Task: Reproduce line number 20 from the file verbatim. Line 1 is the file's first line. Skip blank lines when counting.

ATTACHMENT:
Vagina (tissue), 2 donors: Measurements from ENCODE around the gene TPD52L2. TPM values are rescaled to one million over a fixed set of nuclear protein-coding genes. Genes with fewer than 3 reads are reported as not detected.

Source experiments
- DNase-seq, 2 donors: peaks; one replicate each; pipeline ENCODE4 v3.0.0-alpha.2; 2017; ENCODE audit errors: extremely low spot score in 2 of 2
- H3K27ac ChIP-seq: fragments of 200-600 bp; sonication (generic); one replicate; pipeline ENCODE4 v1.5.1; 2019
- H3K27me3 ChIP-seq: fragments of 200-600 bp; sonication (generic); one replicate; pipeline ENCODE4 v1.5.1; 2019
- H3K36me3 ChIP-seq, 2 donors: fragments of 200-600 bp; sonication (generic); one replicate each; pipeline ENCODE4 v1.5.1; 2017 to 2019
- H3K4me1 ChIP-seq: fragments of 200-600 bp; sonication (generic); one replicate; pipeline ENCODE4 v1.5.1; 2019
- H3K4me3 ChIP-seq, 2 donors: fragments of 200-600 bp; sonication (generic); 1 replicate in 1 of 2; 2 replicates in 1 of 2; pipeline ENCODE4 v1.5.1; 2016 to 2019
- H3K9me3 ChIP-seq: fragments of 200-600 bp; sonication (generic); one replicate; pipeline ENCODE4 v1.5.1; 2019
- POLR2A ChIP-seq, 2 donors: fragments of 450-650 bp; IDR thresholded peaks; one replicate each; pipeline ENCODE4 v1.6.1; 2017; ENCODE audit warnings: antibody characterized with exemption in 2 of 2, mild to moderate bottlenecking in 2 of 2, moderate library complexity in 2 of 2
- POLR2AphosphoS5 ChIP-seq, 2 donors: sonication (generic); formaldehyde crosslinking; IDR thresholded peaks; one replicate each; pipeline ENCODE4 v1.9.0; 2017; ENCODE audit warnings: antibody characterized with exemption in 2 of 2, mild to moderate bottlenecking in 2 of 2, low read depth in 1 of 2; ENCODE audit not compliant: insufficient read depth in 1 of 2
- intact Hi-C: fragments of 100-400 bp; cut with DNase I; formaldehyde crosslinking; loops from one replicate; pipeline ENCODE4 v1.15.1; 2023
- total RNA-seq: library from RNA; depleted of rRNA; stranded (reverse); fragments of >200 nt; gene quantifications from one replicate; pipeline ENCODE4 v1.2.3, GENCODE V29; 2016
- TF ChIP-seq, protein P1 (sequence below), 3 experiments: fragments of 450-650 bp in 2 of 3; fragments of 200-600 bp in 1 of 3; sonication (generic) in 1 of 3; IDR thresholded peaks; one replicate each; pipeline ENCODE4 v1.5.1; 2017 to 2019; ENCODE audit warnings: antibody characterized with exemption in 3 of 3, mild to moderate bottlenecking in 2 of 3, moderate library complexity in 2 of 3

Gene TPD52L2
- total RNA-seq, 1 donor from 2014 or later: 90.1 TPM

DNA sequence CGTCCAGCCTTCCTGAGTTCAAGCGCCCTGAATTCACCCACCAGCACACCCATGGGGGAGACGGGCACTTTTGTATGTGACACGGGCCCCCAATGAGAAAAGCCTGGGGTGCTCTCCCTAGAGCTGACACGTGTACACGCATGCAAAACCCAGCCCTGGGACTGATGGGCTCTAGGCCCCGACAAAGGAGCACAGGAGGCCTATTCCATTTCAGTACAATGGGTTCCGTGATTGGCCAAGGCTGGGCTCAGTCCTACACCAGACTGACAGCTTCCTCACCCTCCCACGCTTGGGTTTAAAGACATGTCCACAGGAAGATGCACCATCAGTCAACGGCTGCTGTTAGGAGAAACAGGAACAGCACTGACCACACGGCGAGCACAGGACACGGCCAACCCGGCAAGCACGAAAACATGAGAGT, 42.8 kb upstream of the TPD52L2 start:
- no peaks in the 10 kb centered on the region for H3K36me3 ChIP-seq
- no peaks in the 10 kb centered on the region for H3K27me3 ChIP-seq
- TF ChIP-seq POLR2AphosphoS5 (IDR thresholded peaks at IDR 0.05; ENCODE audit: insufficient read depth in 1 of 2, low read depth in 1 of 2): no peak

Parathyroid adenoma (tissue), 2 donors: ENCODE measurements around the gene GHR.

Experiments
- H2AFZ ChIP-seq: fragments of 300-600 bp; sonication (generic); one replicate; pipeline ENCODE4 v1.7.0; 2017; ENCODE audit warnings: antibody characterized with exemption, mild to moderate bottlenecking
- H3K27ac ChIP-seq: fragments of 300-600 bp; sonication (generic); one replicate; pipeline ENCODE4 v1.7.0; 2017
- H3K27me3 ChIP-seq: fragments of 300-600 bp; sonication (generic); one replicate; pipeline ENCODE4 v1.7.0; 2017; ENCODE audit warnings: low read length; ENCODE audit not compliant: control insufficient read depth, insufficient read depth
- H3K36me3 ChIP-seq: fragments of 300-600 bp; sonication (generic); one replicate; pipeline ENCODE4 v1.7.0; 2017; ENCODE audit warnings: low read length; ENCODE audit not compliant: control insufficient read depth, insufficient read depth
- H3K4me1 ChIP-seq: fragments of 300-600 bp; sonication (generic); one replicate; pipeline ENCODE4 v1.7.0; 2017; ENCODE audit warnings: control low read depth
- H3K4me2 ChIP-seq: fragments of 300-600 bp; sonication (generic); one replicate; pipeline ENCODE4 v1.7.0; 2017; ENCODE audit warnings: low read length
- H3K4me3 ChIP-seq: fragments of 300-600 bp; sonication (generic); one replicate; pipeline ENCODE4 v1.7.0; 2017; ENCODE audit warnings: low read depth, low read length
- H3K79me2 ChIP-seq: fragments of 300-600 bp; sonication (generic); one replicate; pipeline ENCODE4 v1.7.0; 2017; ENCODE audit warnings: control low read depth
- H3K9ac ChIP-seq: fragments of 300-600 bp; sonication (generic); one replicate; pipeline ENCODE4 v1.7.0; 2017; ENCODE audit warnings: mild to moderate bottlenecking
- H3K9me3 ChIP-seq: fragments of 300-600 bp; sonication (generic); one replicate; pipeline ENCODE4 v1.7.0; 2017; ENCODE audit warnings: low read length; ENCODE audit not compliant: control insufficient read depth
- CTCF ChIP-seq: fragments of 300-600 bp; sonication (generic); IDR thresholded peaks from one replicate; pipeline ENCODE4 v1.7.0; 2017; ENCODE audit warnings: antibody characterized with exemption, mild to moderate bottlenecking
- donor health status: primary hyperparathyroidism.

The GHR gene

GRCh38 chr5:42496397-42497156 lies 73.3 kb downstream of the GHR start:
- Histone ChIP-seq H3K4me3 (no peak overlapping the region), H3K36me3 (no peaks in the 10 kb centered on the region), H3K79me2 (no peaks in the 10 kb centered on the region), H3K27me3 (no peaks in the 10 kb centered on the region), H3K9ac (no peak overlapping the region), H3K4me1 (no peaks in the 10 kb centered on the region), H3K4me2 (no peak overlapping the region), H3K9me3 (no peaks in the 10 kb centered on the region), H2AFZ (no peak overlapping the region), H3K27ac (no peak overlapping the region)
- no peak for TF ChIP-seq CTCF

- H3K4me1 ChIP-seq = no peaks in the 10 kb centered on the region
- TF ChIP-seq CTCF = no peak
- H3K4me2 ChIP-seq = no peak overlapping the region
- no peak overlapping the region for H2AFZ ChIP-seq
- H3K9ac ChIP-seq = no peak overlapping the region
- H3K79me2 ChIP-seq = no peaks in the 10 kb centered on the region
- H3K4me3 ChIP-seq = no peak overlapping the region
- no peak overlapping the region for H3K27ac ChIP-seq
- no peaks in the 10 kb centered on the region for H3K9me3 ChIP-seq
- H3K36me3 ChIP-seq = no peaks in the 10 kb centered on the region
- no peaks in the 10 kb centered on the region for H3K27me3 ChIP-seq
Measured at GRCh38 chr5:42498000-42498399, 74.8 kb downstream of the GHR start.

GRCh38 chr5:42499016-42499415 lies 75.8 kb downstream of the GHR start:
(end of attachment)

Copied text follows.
- TF ChIP-seq POLR2AphosphoS5 (IDR thresholded peaks at IDR 0.05; ENCODE audit: insufficient read depth in 1 of 2, low read depth in 1 of 2): no peak